Japan’s ties with South Korea, where resentment over its 1910-1945 colonisation still remains, have also frayed since South Korean President Lee Myung-bak visited an uninhabited island claimed by both countries.

About 30 South Koreans held a ceremony on Sunday to unveil a monument on one of the barely inhabited islands, which are known as Dokdo in South Korea and as Takeshima in Japan.

The 1.2-metre tall monument is engraved with the Korean word for “Dokdo” on the front and “Republic of Korea” in Lee’s handwriting on the back.

Japanese Prime Minister Yoshihiko Noda, his ratings in tatters ahead of an election that may come soon, faces domestic pressure to take tough stances with Japan’s neighbours over the island disputes.

This is despite deep economic links and efforts by Seoul and Tokyo, both close U.S. allies, to forge closer security ties.

Govt must boost JCG power to control Senkaku Islands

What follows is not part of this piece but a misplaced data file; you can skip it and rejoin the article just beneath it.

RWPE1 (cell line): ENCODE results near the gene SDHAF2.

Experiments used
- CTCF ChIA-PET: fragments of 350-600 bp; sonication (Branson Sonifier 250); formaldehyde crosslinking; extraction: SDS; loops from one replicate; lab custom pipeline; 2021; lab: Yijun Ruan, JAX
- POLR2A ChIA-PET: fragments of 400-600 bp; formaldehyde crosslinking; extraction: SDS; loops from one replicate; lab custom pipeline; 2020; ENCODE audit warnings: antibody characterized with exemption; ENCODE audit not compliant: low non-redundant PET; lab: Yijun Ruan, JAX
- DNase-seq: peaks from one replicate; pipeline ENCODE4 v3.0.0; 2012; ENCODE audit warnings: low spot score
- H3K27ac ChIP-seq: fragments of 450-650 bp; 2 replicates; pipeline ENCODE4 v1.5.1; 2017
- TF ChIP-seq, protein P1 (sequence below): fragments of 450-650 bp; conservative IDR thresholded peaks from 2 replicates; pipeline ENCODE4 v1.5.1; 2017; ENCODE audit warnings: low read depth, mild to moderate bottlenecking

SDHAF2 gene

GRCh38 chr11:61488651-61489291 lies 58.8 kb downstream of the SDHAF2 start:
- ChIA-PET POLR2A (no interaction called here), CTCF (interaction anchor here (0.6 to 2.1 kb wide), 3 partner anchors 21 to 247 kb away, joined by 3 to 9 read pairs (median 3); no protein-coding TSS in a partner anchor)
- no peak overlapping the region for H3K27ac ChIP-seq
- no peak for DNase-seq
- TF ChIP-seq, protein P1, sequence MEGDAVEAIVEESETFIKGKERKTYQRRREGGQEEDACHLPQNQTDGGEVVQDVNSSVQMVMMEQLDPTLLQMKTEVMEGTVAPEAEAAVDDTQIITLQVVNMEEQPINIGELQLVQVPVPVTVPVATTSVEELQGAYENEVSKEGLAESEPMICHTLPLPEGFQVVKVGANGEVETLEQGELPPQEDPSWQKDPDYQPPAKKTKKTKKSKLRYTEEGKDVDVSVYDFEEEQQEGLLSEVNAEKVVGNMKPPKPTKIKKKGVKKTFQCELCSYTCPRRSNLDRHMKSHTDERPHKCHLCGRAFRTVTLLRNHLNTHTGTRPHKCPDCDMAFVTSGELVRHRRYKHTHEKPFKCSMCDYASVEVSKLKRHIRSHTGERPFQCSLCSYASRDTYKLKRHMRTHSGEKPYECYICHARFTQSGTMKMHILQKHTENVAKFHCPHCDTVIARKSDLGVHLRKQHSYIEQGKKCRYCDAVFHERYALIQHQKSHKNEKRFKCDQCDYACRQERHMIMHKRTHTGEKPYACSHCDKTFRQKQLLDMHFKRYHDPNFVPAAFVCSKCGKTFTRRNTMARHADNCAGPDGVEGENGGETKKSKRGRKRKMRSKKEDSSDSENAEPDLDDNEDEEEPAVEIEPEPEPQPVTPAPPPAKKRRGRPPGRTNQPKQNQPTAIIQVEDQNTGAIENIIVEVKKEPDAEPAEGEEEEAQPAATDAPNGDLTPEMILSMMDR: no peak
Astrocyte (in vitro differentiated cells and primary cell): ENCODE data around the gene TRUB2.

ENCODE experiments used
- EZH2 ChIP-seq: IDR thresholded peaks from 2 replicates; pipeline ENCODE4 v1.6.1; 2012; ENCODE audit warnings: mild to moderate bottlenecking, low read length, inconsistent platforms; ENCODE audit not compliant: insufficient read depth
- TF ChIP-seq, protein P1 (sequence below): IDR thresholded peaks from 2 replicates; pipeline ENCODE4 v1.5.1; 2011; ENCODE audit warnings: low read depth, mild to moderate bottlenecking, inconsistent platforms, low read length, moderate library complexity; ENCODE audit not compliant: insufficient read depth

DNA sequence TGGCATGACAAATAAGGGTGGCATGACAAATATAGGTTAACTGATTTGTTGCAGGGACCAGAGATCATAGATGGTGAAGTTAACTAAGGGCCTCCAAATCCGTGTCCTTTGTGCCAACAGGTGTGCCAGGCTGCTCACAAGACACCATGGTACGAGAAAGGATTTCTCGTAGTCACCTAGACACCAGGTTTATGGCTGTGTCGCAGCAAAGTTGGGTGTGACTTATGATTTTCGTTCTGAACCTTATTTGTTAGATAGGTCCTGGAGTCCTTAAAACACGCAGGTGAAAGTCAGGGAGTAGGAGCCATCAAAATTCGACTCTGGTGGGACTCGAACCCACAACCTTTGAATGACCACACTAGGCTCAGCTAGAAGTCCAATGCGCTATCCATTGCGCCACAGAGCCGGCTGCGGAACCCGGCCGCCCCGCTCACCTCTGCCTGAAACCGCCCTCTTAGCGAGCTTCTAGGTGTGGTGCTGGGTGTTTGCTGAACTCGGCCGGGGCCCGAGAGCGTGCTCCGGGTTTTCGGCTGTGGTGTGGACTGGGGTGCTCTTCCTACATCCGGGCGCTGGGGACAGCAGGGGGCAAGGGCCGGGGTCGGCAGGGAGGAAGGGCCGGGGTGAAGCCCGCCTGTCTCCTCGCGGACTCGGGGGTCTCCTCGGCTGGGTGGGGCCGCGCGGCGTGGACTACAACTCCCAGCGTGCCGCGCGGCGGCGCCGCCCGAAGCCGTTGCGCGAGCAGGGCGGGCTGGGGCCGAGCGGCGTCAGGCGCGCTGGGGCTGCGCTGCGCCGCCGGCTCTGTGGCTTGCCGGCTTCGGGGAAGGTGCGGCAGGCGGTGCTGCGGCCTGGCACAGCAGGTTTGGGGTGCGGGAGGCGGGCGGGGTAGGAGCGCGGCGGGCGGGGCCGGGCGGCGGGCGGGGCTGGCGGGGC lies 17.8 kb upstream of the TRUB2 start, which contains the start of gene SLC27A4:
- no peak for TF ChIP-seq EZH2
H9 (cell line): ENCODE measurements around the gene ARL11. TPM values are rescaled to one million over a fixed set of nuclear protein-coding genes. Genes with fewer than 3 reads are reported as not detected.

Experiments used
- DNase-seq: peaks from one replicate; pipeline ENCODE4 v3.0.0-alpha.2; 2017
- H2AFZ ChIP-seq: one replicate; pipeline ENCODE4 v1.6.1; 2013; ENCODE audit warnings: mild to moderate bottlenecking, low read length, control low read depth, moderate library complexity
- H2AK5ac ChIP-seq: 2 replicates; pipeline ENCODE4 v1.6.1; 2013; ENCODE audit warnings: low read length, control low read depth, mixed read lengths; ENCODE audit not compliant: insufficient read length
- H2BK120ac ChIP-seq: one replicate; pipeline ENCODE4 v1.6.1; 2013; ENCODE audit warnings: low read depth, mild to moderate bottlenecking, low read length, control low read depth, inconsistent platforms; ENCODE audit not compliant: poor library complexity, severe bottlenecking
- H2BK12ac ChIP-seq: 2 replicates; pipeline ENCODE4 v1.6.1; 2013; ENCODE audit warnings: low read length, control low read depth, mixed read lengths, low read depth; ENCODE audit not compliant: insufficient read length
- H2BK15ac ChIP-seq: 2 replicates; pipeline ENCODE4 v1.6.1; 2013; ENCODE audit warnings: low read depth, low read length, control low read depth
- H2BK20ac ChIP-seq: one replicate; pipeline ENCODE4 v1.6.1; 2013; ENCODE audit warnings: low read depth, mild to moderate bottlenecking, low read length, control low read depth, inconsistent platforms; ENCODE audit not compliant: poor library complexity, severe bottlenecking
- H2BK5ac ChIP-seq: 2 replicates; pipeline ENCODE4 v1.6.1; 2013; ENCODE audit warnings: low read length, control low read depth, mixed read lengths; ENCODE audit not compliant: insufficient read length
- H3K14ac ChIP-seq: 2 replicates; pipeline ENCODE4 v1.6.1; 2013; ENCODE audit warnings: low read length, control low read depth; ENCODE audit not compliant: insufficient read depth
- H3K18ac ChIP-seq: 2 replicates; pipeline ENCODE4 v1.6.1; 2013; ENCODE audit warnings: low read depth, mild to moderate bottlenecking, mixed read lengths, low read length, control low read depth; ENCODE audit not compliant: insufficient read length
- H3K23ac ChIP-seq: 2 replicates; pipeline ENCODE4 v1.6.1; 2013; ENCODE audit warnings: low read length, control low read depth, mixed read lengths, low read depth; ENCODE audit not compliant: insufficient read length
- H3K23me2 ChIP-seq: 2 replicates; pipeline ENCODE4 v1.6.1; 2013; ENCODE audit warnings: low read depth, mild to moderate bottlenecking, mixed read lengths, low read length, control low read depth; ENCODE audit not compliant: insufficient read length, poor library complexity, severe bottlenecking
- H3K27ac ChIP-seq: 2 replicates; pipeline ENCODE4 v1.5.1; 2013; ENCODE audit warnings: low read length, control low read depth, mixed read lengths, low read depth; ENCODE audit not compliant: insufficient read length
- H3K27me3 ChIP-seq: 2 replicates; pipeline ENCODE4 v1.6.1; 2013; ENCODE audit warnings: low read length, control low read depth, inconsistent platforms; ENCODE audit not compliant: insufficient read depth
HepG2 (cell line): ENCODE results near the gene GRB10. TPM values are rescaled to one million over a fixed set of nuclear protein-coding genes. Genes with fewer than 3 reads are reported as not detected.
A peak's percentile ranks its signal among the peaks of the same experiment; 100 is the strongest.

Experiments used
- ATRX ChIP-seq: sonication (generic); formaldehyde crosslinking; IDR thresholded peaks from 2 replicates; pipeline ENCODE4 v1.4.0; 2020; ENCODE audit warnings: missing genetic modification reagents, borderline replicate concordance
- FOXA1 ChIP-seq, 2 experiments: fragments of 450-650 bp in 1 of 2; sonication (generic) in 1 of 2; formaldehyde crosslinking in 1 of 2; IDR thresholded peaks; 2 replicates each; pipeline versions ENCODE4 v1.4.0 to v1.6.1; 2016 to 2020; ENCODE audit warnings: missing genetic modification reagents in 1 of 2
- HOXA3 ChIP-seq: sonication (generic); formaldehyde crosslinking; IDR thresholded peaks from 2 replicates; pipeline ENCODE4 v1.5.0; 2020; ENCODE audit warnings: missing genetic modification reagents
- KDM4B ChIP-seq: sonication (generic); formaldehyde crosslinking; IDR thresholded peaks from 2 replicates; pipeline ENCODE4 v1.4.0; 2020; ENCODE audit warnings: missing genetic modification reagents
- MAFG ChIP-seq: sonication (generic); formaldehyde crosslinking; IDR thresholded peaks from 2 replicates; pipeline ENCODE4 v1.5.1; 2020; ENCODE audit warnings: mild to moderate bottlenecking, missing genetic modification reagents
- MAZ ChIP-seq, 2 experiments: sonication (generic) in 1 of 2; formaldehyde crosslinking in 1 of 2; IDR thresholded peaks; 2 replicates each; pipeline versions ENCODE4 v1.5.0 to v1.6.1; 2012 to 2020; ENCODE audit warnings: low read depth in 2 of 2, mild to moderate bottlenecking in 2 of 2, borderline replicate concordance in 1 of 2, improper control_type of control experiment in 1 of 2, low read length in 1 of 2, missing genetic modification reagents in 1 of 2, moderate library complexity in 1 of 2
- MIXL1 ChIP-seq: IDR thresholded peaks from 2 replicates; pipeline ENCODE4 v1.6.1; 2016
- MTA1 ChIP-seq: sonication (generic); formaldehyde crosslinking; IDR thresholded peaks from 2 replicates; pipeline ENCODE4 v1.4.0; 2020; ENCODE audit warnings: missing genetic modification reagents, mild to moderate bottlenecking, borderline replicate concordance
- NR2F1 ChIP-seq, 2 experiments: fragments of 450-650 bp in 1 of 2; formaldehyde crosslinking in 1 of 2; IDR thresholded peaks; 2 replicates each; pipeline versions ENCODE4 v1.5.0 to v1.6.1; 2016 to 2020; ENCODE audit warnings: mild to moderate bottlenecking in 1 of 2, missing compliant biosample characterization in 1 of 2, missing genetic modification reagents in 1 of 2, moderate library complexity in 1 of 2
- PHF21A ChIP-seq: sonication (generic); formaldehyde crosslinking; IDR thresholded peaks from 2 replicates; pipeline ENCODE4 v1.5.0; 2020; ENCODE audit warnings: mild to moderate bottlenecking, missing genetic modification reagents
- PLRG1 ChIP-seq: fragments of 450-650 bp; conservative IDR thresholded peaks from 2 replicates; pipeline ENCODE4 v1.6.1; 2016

The government should make further efforts to bolster the Japan Coast Guard’s policing abilities to maintain and stably manage the Senkaku Islands.

The government on Friday authorized the deportation of 14 people, including anti-Japan activists from Hong Kong, who were arrested earlier this week on suspicion of violating the Immigration Control and Refugee Recognition Law by landing on Uotsurijima island, one of the Senkakus. Judicial proceedings against them were not taken because it was concluded their action did not constitute a serious violation of law, such as the obstruction of public duties.

Such a decision appears to be inevitable, but it is unlikely to bring down the curtain on this issue.

Anti-Japan groups such as the one based in Hong Kong have seen their funding boosted and are likely to step up their activities. There are signs that the latest Senkaku incident could develop into anti-Japan protests throughout China.

The government should press China again not to ignore such provocative acts by private groups.

Be cautious of China’s tactics

Regarding measures to prevent further illegal intrusions onto the islands, Chief Cabinet Secretary Osamu Fujimura said at a press conference, “Ministers concerned will swiftly deal with the matter.”

Members of the government must share the same recognition of what is at stake and establish a system to quickly eliminate illegal acts.